As the commercial real estate sector moves forward in its economic recovery, you can be sure hedge funds, insurance companies, retirement funds, and other institutional bullies will be buying commercial properties in bulk. This will be mostly in downtown core sections of bigger cities. However, they are expanding outside the top 12 markets to the secondary and tertiary markets of smaller cities.
If this is something that you invest in, you can expect to be out bid on most properties you are interested in. However, there are a few things you can do to level the playing field.
First, commercial real estate investing is about relationships. Institutional investors want to buy in bulk and they want to buy fast. They'll probably send a couple of buyers from NYC or Boston to live in a secondary market for a year or two buying up 10, 20, or more properties. These buyers do not have relationships in your market. Nor will they develop them in a short period of time.
Your strategy is always nurturing your local relationships. This will lead to deals being offered to you that are never made available to institutional investors.
The institutional buyers typically have a clearly defined target market. Maybe all properties have to be no older than five years. They also must be within a five-block radius of your city's financial hub.
Your strategy is buying older properties in the same area. All boats rise in a rising sea. They probably have a square foot minimum as part of their guidelines. You're not held to these guidelines. You can invest in smaller older properties surrounding their big investments. As the big guys force rent increases, your investments naturally raise along with the neighborhood.
Having a hedge fund start buying up properties in your city with their millions and billions can be a good thing when you have a strategy that takes advantage of the changes they will make in your local market instead of trying to out bid them on specific properties.
If you've been holding commercial real estate and are ready to sell, this could be your big opportunity. Some institutional buyers are starting to move below their minimum standards. Institutional buyers are moving out of primary markets into areas where they can find less risk on smaller deals. These buyers are setting up sub-ventures to pursue small and mid-cap opportunities in secondary and tertiary markets where thy can find higher yield.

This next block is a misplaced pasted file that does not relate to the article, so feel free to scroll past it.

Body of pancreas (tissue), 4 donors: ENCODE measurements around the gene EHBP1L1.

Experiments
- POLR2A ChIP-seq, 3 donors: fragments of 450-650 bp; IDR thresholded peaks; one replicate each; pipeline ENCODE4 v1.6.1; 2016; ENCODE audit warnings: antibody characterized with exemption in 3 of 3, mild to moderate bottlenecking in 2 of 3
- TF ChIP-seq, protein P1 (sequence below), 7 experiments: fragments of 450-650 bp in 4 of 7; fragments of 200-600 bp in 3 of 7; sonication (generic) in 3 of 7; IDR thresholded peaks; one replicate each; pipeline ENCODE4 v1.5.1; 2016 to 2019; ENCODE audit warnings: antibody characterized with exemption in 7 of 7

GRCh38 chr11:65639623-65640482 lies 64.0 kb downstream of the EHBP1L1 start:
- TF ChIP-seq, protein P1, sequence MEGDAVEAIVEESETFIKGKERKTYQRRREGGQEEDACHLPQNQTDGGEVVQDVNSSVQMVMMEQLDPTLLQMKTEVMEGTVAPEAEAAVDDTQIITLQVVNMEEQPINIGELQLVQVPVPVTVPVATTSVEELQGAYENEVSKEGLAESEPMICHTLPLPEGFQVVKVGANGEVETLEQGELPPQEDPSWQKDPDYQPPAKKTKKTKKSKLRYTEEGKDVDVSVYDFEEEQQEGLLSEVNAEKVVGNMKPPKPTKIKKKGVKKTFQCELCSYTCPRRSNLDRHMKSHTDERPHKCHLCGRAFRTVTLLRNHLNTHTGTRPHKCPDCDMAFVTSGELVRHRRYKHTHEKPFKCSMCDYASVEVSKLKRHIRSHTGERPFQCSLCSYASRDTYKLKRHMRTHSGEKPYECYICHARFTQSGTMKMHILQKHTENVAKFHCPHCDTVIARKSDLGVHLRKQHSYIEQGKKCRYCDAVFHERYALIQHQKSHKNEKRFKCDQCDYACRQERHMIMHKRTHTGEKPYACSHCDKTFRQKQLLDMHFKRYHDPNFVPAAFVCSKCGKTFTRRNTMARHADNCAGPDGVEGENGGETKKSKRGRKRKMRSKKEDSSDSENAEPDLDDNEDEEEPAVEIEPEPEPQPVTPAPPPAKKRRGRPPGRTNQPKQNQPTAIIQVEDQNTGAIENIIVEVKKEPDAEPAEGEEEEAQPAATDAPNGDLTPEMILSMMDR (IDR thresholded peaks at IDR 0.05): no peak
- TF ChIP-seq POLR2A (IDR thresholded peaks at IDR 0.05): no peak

In most cases, they are looking for smaller commercial properties that don't require capital improvements. The commercial lending market is very different from the residential market. Whereas the residential lending market remains tight, there is ample capital available for large commercial loans. Institutional investors are looking to smaller markets where they can leverage debt into high earning yields.
The markets of particular interest are those experiencing low vacancy rates with little to no new construction. Institutional buyers are anticipating higher inflation in the near future. Their strategy to combat inflation is borrowing cheap dollars today to be repaid with inflationary rents tomorrow.
However, capital improvements are not out of the question. When relatively small capital improvements can substantially increase net operating income (NOI), large investors are willing to borrow or invest in smaller commercial properties. Today is an opportunistic time for commercial investors that believe interest rates will rise along with inflation. Locking in low interest long term loans ahead of an inflationary economy is becoming a common commercial real estate profit strategy.
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Author bio: Brian Kline has been investing in real estate for more than 30 years and writing about real estate investing for seven years. He also draws upon 35 plus years of business experience including 12 years as a manager at Boeing Aircraft Company. Brian currently lives at Lake Cushman, Washington. A vacation destination, a few short miles from a national forest in the Olympic Mountains with the Pacific Ocean a couple of miles in the opposite direction.